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Merle Oberon
Merle Oberon in 1943
Estelle Merle O'Brien Thompson

(1911-02-19)19 February 1911
Died23 November 1979(1979-11-23) (aged 68)
Years active1928–1973
(m. 1939; div. 1945)
(m. 1945; div. 1949)
Bruno Pagliai
(m. 1957; div. 1973)
(m. 1975)

Merle Oberon (born Estelle Merle O'Brien Thompson; 19 February 1911 – 23 November 1979) was a British actress[1] who began her film career in British films as Anne Boleyn in The Private Life of Henry VIII (1933). After her success in The Scarlet Pimpernel (1934), she travelled to the United States to make films for Samuel Goldwyn. She was nominated for the Academy Award for Best Actress for her performance in The Dark Angel (1935). Oberon hid her mixed heritage out of fear of discrimination and the impact it would have had on her career.[2]

She was perhaps best known for her portrayal of Catherine Earnshaw in the 1939 film adaptation of the novel Wuthering Heights, directed by William Wyler.

Her other notable films are These Three (1936), A Song to Remember (1945), Berlin Express (1948), and Désirée (1954).

A traffic collision in 1937 caused facial injuries that could have ended her career, but she recovered, and remained active in film and television until 1973.

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Early life

Estelle Merle O'Brien Thompson[3][4] was born in Bombay, British India, on 19 February 1911.[1] Merle was given "Queenie" as a nickname, in honour of Queen Mary, who visited India along with King George V in 1911.[5]


For most of her life, Merle protected herself by concealing the truth about her parentage, claiming that she had been born in Tasmania, Australia,[6] and that her birth records had been destroyed in a fire.

She was raised as the daughter of Arthur Terrence O'Brien Thompson, a Welsh mechanical engineer from Darlington who worked in Indian Railways[7] and his wife, Charlotte Selby, a Burgher from Ceylon (now Sri Lanka). However, according to her birth certificate, Merle's biological mother was Charlotte's then-12-year-old daughter, Constance Selby. Constance became pregnant as a result of rape by her step-father, Arthur Thompson. To avoid scandal, Charlotte raised Merle as Constance's half-sister.[1][8] Charlotte had herself given birth to Constance at the age of 14 as the result of rape by Henry Alfred Selby, the Anglo-Irish foreman of a tea plantation.[9] In their 1983 biography of Oberon, Charles Higham and Roy Moseley also wrote that Selby had Māori ancestry, though the iwi (Maori tribe) was not known.[9]

Constance eventually married Alexander Soares and had four other children: Edna, Douglas, Harry, and Stanislaus (Stan). Edna and Douglas moved to the UK at an early age. Stanislaus was the only child to keep his father's surname of Soares. He lived in Surrey, British Columbia, Canada. Harry eventually moved to Toronto, Canada, retaining Charlotte’s maiden name, Selby. When Harry tracked down Merle's birth certificate in Indian government records in Bombay, he was surprised to discover that he was in fact Merle's half-brother, not her nephew. He attempted to visit her in Los Angeles, but she refused to see him. Harry withheld that information from Oberon's biographer Charles Higham, and eventually revealed it only to Maree Delofski, who made the 2002 documentary The Trouble with Merle, produced by the Australian Broadcasting Corporation, which investigated the various conflicting versions of Merle's origin.[8]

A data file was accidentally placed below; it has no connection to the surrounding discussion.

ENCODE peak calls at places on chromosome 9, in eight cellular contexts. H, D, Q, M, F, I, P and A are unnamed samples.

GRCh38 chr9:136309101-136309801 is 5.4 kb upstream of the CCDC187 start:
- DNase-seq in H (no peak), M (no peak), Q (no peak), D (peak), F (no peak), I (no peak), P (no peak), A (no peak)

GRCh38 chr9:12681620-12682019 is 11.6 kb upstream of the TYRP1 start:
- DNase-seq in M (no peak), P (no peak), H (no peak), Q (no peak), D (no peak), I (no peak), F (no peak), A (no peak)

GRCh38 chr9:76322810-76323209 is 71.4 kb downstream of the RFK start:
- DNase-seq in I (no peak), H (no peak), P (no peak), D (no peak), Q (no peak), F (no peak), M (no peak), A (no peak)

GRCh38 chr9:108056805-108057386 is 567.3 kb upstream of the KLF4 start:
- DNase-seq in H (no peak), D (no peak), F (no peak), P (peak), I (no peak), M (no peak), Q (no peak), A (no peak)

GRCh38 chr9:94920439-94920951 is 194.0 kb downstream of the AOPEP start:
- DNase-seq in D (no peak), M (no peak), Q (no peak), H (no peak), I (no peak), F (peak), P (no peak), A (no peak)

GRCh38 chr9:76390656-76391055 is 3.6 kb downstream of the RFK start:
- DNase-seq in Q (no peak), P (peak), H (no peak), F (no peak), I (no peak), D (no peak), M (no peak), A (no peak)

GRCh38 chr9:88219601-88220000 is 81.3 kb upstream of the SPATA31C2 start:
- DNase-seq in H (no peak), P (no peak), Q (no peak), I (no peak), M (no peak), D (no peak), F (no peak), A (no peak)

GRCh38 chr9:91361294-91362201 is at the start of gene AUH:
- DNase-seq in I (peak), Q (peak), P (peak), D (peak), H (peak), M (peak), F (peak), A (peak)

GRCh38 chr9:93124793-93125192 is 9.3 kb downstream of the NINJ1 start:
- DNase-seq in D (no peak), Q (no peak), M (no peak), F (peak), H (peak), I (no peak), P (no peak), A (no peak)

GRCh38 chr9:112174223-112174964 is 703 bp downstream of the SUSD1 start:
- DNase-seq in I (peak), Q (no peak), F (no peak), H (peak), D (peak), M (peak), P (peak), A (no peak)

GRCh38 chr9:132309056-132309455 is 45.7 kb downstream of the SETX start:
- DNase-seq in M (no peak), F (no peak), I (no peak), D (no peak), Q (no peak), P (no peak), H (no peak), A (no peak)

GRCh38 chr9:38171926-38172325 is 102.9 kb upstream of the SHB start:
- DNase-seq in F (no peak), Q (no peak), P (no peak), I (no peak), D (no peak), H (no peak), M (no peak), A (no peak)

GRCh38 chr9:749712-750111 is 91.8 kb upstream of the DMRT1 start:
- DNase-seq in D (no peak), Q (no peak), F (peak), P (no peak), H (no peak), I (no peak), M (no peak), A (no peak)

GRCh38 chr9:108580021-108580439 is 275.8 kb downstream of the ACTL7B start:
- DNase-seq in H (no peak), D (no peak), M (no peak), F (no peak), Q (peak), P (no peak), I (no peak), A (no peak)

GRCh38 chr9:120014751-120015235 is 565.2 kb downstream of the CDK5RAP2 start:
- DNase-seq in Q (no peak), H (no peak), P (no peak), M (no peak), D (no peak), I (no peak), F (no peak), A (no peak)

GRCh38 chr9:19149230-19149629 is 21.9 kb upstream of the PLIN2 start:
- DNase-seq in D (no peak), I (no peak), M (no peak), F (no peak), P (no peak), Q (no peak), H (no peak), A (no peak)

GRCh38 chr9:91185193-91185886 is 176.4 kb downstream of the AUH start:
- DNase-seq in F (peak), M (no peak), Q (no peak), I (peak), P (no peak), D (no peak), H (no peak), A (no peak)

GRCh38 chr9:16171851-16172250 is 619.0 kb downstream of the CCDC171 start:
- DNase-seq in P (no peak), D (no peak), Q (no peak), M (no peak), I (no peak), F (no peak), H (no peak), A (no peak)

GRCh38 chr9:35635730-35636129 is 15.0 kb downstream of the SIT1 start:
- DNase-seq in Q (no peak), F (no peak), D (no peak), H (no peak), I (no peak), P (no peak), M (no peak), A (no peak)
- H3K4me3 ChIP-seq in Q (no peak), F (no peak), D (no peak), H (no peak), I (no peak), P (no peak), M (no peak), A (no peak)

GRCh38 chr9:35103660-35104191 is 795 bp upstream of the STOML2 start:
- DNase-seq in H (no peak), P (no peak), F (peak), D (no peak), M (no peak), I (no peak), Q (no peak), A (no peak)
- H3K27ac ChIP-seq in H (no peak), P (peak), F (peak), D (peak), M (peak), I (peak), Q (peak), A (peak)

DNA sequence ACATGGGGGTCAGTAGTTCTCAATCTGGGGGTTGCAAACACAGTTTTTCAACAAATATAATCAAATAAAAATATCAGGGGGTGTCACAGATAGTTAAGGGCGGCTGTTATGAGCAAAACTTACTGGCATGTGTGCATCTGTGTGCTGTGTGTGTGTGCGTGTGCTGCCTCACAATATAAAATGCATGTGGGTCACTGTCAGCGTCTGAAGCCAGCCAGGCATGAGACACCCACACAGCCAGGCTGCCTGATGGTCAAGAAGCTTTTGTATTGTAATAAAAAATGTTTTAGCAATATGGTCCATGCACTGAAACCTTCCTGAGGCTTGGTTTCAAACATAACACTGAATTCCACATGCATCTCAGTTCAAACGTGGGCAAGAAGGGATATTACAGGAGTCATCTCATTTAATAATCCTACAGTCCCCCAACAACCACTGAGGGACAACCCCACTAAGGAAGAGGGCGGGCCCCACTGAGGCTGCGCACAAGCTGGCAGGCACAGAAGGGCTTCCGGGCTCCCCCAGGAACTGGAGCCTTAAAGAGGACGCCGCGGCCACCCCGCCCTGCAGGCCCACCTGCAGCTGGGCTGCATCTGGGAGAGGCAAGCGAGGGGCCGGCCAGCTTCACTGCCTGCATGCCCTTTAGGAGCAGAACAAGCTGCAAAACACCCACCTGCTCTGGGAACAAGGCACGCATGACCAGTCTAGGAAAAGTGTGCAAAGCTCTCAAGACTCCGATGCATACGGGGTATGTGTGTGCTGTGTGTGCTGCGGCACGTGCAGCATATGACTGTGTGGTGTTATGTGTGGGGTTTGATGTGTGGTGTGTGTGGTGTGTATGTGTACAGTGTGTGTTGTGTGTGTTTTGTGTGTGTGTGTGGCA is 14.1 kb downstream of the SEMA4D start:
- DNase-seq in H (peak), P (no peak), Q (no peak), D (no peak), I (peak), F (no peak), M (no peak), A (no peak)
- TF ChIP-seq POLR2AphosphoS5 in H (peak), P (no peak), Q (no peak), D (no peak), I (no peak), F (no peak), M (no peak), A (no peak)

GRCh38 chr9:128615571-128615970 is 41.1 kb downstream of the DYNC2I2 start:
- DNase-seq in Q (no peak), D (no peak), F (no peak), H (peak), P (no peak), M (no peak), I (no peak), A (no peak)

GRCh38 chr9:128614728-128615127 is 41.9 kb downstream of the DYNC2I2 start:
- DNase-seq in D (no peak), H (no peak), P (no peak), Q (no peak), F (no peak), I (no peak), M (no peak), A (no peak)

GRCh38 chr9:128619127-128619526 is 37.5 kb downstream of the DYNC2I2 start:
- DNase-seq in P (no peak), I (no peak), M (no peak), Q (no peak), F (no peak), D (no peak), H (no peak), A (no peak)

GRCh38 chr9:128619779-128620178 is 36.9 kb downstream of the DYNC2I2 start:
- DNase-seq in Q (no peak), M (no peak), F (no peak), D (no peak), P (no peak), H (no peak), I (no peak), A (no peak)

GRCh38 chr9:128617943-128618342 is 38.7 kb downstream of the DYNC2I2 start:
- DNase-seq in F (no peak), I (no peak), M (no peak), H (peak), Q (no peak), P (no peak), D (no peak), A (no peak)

New Zealand author Witi Ihimaera used Oberon's hidden South Asian and alleged Māori heritage as the inspiration for the novel White Lies,[10][11] which was turned into the 2013 movie White Lies.[12]


In 1914, when Merle was 3, Arthur Thompson joined the British Army and later died of pneumonia on the Western Front during the Battle of the Somme.[13] Merle and Charlotte led an impoverished existence in shabby flats in Bombay for a few years. Then, in 1917, they moved to better circumstances in Calcutta (now Kolkata).[14] Oberon attended La Martiniere Calcutta for Girls, one of the best private schools in Calcutta, as a charity student.[14][15] There she was constantly taunted for her mixed ethnicity, eventually leading her to quit school and receive lessons at home.[16]

Oberon first performed with the Calcutta Amateur Dramatic Society. She was also completely enamored with films and enjoyed going out to nightclubs. Indian journalist Sunanda K. Datta-Ray said that Merle worked as a telephone operator in Calcutta under the name Queenie Thomson, and won a contest at Firpo's Restaurant there, before the outset of her film career.[17]

In Firpo's in 1929, Merle met a former actor, Colonel Ben Finney, and dated him;[18] however, when he saw Charlotte one night at her flat, he realized Oberon was of mixed ancestry and ended the relationship.[18] However, Finney promised to introduce her to Rex Ingram of Victorine Studios (whom he had known through his relationship with the late Barbara La Marr), if she were prepared to travel to France,[18] which she readily did.[18] After packing all their belongings and moving to France, Oberon and her mother found that their supposed benefactor avoided them,[19] although he had left a good word for Oberon with Ingram at the studios in Nice.[19] Ingram liked Oberon's exotic appearance and quickly hired her to be an extra in a party scene in a film named The Three Passions.[20]

Acting career

Merle Oberon in 1936

Early roles

Oberon arrived in England for the first time in 1928, aged 17. She worked as a club hostess under the name Queenie O'Brien and played in minor and unbilled roles in various films. "I couldn't dance or sing or write or paint. The only possible opening seemed to be in some line in which I could use my face. This was, in fact, no better than a hundred other faces, but it did possess a fortunately photogenic quality," she told a journalist at Film Weekly in 1939.[21]

Alexander Korda and British stardom

Her film career received a major boost when director Alexander Korda took an interest and gave her a small but prominent role, under the name Merle Oberon, as Anne Boleyn in The Private Life of Henry VIII (1933) opposite Charles Laughton. The film became a major success and she was then given leading roles for other producers, starting with The Battle (1934) opposite Charles Boyer, and The Broken Melody (1934).